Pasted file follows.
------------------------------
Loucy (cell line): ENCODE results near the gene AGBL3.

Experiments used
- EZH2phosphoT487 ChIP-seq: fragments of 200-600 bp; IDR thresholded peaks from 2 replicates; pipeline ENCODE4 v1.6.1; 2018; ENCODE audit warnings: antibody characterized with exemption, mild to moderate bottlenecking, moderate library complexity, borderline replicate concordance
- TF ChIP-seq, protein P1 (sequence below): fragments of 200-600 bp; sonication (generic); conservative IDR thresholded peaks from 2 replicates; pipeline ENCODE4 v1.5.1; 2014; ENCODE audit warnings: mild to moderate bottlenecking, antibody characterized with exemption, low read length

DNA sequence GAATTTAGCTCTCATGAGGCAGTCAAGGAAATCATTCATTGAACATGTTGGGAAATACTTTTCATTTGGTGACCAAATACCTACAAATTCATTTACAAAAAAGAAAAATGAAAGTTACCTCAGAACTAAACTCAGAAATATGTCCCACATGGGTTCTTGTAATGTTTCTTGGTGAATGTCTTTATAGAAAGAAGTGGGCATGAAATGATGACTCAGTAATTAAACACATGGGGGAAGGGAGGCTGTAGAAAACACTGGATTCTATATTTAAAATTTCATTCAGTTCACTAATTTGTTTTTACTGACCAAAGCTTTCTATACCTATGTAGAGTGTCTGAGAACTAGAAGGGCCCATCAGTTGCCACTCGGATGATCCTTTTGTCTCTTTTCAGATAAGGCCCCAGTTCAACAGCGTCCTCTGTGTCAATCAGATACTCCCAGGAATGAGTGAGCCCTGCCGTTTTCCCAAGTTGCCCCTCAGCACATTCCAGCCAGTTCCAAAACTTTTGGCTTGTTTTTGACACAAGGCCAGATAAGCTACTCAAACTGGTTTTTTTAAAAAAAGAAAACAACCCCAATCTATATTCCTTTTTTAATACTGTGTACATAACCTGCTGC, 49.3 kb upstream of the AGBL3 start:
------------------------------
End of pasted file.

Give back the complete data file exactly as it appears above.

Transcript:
Loucy (cell line): ENCODE results near the gene AGBL3.

Experiments used
- EZH2phosphoT487 ChIP-seq: fragments of 200-600 bp; IDR thresholded peaks from 2 replicates; pipeline ENCODE4 v1.6.1; 2018; ENCODE audit warnings: antibody characterized with exemption, mild to moderate bottlenecking, moderate library complexity, borderline replicate concordance
- TF ChIP-seq, protein P1 (sequence below): fragments of 200-600 bp; sonication (generic); conservative IDR thresholded peaks from 2 replicates; pipeline ENCODE4 v1.5.1; 2014; ENCODE audit warnings: mild to moderate bottlenecking, antibody characterized with exemption, low read length

DNA sequence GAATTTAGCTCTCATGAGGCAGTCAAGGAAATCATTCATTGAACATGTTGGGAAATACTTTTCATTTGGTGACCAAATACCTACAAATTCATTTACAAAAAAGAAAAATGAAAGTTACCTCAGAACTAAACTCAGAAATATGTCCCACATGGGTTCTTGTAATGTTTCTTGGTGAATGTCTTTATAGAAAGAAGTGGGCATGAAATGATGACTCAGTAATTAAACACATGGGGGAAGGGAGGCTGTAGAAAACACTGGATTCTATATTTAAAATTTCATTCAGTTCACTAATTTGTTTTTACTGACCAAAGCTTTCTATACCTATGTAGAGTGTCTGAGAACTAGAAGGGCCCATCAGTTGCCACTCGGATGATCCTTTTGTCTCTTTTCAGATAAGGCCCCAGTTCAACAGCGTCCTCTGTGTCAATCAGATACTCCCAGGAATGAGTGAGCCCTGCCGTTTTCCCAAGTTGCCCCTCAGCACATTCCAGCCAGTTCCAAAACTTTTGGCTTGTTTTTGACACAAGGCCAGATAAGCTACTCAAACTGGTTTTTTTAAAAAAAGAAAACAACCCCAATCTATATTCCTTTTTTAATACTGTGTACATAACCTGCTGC, 49.3 kb upstream of the AGBL3 start: